After a good friend and I attempted to discern the lyrics from the bridge on "The Fifth Allen," we sent what we had figured out to the Rah Bras. They even wrote me back with the 'correct' lyrics, but said that they liked our version better, I doubt that I could explain any better than this series of sound bites and anecdotes, but their latest record which came out late 2005, Whohm, surpasses all the esteem I already held for this band.
Their early efforts always had an epic, operatic underscore to them that sometimes worked well with their bizarre post-rock arrangements and sometimes took to the forefront. Whohm
finds the same grandiose sound and vision but with such a refined focus it thumps you in the chest. And I could be mistaken, but I believe this album introduces to the Rah Bras with the Blast Beat, which is more potent than that most brutal cacophony of all time from "Bus Stop." Yes the double bass pedal can be used effectively.... or shit; maybe this guy just hits one that fast. I honestly wouldn't be surprised. Rah Bras also make use of the almost as hard as the whammy bar to use well, the synth pitch bender. Have you heard a better riff in your life than "Skin=Chronized?" How about one with bended notes? Ever?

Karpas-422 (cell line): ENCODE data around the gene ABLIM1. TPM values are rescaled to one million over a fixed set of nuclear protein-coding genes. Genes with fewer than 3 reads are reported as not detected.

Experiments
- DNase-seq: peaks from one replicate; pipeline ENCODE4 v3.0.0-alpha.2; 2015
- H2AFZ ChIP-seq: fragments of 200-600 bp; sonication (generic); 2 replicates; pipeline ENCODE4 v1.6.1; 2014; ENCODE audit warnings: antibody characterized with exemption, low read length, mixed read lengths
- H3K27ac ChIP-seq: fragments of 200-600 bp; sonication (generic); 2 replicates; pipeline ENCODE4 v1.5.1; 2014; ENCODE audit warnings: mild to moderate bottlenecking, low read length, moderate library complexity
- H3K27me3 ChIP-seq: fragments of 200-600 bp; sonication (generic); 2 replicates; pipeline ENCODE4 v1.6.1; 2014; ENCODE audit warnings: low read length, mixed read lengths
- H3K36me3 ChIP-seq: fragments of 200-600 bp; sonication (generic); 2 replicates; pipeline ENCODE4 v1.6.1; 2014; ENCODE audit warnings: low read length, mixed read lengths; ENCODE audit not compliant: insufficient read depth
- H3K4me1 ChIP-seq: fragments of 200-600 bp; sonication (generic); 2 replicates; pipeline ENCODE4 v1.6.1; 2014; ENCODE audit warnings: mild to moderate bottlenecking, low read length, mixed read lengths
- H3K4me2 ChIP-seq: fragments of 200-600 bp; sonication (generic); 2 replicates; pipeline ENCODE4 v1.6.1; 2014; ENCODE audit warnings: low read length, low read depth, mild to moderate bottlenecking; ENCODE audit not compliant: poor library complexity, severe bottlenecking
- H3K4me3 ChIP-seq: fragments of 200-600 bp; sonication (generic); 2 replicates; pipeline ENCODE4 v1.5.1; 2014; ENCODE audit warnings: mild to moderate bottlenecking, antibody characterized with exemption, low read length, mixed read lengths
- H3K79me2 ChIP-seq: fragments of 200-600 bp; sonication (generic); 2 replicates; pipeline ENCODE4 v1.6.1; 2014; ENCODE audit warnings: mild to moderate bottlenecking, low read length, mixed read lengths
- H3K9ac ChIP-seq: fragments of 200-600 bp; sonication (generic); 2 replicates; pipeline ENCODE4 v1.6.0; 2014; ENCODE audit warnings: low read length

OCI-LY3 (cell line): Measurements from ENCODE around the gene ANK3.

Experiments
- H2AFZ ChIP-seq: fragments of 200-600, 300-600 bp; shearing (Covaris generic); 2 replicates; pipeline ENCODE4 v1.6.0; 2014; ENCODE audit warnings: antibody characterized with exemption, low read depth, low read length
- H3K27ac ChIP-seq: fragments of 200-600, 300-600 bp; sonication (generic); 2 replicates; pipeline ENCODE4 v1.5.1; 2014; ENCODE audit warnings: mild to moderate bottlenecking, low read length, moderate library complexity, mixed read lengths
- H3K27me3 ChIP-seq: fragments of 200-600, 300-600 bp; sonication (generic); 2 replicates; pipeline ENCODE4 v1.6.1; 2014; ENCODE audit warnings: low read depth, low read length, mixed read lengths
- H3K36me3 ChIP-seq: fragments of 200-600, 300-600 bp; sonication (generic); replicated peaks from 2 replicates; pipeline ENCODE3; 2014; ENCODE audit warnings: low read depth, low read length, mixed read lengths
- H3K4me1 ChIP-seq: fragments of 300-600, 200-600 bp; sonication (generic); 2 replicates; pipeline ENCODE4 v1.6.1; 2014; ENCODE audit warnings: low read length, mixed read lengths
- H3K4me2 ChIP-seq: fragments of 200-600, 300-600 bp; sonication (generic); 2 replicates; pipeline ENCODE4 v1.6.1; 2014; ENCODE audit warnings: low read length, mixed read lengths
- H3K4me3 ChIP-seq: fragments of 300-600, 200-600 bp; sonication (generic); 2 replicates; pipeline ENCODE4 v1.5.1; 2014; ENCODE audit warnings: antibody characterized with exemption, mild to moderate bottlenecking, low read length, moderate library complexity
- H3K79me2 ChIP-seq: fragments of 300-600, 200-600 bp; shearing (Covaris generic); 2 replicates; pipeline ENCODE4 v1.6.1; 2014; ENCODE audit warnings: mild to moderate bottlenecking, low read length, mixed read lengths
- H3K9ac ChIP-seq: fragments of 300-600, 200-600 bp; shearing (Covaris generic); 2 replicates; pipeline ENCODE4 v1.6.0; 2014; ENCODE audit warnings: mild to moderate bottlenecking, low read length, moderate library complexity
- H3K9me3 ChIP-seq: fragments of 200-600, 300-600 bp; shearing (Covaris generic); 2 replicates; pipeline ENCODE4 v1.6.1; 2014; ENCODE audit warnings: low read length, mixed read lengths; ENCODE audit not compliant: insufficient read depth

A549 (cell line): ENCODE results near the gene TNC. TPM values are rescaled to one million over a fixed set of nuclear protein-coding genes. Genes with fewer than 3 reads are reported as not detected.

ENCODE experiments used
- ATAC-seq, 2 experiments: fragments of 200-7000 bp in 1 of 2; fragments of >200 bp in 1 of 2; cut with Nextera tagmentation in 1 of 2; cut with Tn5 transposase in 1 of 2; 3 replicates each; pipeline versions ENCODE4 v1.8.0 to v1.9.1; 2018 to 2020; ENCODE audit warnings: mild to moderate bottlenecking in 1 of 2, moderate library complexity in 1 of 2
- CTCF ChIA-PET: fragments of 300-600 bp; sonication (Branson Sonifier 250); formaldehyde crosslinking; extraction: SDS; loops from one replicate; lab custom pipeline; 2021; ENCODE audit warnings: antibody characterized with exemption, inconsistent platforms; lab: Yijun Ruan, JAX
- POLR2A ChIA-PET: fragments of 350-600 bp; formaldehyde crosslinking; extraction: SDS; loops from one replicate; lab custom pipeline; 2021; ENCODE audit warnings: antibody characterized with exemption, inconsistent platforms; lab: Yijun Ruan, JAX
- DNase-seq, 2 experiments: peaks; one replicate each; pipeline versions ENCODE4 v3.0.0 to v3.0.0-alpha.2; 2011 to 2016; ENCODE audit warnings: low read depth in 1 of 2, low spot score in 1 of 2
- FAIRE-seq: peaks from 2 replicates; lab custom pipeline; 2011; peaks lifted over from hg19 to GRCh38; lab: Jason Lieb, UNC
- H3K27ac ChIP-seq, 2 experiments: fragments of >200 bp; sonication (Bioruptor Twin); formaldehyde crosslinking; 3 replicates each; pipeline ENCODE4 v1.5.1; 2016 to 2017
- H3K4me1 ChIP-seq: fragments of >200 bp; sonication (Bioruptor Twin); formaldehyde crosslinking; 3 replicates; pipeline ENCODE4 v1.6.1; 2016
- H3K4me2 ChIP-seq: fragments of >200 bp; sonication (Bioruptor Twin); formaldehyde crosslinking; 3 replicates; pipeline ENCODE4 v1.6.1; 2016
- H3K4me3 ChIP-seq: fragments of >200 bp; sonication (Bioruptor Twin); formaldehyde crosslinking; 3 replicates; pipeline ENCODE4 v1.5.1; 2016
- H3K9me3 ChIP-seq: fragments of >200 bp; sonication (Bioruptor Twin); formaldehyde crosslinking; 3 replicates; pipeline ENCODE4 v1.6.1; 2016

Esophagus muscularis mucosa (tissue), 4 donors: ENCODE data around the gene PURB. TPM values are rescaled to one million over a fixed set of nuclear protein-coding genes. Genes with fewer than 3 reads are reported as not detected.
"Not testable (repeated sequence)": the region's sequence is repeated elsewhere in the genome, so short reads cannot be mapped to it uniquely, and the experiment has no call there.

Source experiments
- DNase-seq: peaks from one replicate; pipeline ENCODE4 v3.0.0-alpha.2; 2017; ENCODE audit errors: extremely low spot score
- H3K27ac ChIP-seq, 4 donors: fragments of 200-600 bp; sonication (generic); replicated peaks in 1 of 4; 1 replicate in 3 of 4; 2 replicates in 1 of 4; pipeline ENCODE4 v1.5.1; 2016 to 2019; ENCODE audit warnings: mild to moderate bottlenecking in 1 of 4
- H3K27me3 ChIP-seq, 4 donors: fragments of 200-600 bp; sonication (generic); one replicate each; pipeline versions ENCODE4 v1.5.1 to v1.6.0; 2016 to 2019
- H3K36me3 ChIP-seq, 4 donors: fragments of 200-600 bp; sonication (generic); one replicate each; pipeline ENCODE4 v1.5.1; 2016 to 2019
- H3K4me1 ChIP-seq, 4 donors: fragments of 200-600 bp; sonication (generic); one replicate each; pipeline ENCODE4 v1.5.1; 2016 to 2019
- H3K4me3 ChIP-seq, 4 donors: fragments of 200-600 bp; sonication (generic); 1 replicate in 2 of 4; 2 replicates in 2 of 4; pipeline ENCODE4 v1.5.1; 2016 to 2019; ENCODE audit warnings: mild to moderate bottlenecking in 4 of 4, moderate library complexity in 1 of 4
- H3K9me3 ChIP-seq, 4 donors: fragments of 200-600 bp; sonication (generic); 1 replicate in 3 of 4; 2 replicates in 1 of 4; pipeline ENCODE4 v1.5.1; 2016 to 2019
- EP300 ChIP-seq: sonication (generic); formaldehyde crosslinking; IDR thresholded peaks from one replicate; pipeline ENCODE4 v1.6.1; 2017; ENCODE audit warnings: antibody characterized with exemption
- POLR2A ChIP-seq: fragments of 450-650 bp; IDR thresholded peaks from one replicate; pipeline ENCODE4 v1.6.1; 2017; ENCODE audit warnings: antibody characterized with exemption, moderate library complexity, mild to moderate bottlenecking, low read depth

The rest of the album is just as mind-blowing. (Did I really just use mind-blowing?) The rest of the album continues along the trajectory set by "Skin=Chronized," the second track, and builds from there. Each song contains so many details that are easy to miss for the big hooks and grooves. The sound is even fuller as Rah Bras uses the production to near its full effect in capturing and creating a gale force of timbre, textures and textbook music terms. I don't know what time they're playing in most of the time, but I know I'd be hard pressed to ever write a song so difficult. Once in a music class I thought to myself, like the Beatles were groundbreaking in digging the foreign American blues records, maybe Rah Bras have records from Atlantis or some indigenous culture as yet undisturbed by the Western world.
I don't think you'll like Rah Bras as much as I do, but I do hope you'll find something you've never heard in there. And hey, you might be really into them like me and start your own blog. And the entire catalog is great as far as I'm concerned and you'd do well to find it all. (Though even I don't have the tour seven-inch with "Bus Stop" live in Japan.)
Here are the lyrics to that bridge from "The Fifth Allen:"
"When there's time / there's a place with poison gates / I bitterly eat the bars on my plate / And all those wires / They made my mouth all tired / An optical exception with an illusion of mire."
You can listen to "No Furture," "No Lime" and "As She Rah" on Whohm's MySpace
(But Rah Bras Whohm